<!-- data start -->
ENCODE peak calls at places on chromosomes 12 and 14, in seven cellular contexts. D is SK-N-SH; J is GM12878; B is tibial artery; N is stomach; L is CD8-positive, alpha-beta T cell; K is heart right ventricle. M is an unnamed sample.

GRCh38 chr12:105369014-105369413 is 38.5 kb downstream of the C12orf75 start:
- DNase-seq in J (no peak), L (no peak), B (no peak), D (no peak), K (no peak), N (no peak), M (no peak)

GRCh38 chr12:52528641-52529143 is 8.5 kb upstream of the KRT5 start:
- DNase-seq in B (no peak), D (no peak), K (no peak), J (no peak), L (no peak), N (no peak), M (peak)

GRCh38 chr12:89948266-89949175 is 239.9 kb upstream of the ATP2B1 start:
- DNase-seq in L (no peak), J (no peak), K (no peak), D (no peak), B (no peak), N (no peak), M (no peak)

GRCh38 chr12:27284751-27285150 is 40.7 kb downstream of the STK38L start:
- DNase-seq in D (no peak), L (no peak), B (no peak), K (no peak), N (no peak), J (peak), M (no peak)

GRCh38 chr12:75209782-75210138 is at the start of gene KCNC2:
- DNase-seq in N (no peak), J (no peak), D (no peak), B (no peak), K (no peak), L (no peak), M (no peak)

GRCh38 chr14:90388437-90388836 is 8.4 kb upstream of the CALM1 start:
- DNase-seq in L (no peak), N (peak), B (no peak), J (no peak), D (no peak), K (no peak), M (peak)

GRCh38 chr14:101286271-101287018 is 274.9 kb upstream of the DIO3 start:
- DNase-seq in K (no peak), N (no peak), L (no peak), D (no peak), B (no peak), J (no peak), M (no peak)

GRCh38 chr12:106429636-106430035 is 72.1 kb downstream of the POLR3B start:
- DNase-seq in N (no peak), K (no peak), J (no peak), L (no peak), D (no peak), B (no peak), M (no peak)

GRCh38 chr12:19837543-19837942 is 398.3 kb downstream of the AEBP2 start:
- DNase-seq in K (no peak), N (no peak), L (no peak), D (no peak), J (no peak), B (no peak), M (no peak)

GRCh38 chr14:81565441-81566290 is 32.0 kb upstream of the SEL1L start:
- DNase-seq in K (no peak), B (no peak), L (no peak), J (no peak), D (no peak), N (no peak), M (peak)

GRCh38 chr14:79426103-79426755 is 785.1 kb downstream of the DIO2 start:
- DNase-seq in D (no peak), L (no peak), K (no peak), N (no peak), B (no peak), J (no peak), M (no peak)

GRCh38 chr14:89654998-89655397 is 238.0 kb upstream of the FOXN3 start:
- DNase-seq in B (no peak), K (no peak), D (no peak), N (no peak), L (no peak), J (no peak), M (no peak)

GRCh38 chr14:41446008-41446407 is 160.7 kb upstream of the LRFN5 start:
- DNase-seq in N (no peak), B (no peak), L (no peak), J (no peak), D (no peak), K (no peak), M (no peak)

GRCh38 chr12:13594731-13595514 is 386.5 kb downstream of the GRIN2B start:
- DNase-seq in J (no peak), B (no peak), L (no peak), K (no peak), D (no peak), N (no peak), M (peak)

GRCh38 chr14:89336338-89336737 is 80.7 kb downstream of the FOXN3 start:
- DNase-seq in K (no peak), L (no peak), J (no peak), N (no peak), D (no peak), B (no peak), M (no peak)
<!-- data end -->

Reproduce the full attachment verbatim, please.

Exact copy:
ENCODE peak calls at places on chromosomes 12 and 14, in seven cellular contexts. D is SK-N-SH; J is GM12878; B is tibial artery; N is stomach; L is CD8-positive, alpha-beta T cell; K is heart right ventricle. M is an unnamed sample.

GRCh38 chr12:105369014-105369413 is 38.5 kb downstream of the C12orf75 start:
- DNase-seq in J (no peak), L (no peak), B (no peak), D (no peak), K (no peak), N (no peak), M (no peak)

GRCh38 chr12:52528641-52529143 is 8.5 kb upstream of the KRT5 start:
- DNase-seq in B (no peak), D (no peak), K (no peak), J (no peak), L (no peak), N (no peak), M (peak)

GRCh38 chr12:89948266-89949175 is 239.9 kb upstream of the ATP2B1 start:
- DNase-seq in L (no peak), J (no peak), K (no peak), D (no peak), B (no peak), N (no peak), M (no peak)

GRCh38 chr12:27284751-27285150 is 40.7 kb downstream of the STK38L start:
- DNase-seq in D (no peak), L (no peak), B (no peak), K (no peak), N (no peak), J (peak), M (no peak)

GRCh38 chr12:75209782-75210138 is at the start of gene KCNC2:
- DNase-seq in N (no peak), J (no peak), D (no peak), B (no peak), K (no peak), L (no peak), M (no peak)

GRCh38 chr14:90388437-90388836 is 8.4 kb upstream of the CALM1 start:
- DNase-seq in L (no peak), N (peak), B (no peak), J (no peak), D (no peak), K (no peak), M (peak)

GRCh38 chr14:101286271-101287018 is 274.9 kb upstream of the DIO3 start:
- DNase-seq in K (no peak), N (no peak), L (no peak), D (no peak), B (no peak), J (no peak), M (no peak)

GRCh38 chr12:106429636-106430035 is 72.1 kb downstream of the POLR3B start:
- DNase-seq in N (no peak), K (no peak), J (no peak), L (no peak), D (no peak), B (no peak), M (no peak)

GRCh38 chr12:19837543-19837942 is 398.3 kb downstream of the AEBP2 start:
- DNase-seq in K (no peak), N (no peak), L (no peak), D (no peak), J (no peak), B (no peak), M (no peak)

GRCh38 chr14:81565441-81566290 is 32.0 kb upstream of the SEL1L start:
- DNase-seq in K (no peak), B (no peak), L (no peak), J (no peak), D (no peak), N (no peak), M (peak)

GRCh38 chr14:79426103-79426755 is 785.1 kb downstream of the DIO2 start:
- DNase-seq in D (no peak), L (no peak), K (no peak), N (no peak), B (no peak), J (no peak), M (no peak)

GRCh38 chr14:89654998-89655397 is 238.0 kb upstream of the FOXN3 start:
- DNase-seq in B (no peak), K (no peak), D (no peak), N (no peak), L (no peak), J (no peak), M (no peak)

GRCh38 chr14:41446008-41446407 is 160.7 kb upstream of the LRFN5 start:
- DNase-seq in N (no peak), B (no peak), L (no peak), J (no peak), D (no peak), K (no peak), M (no peak)

GRCh38 chr12:13594731-13595514 is 386.5 kb downstream of the GRIN2B start:
- DNase-seq in J (no peak), B (no peak), L (no peak), K (no peak), D (no peak), N (no peak), M (peak)

GRCh38 chr14:89336338-89336737 is 80.7 kb downstream of the FOXN3 start:
- DNase-seq in K (no peak), L (no peak), J (no peak), N (no peak), D (no peak), B (no peak), M (no peak)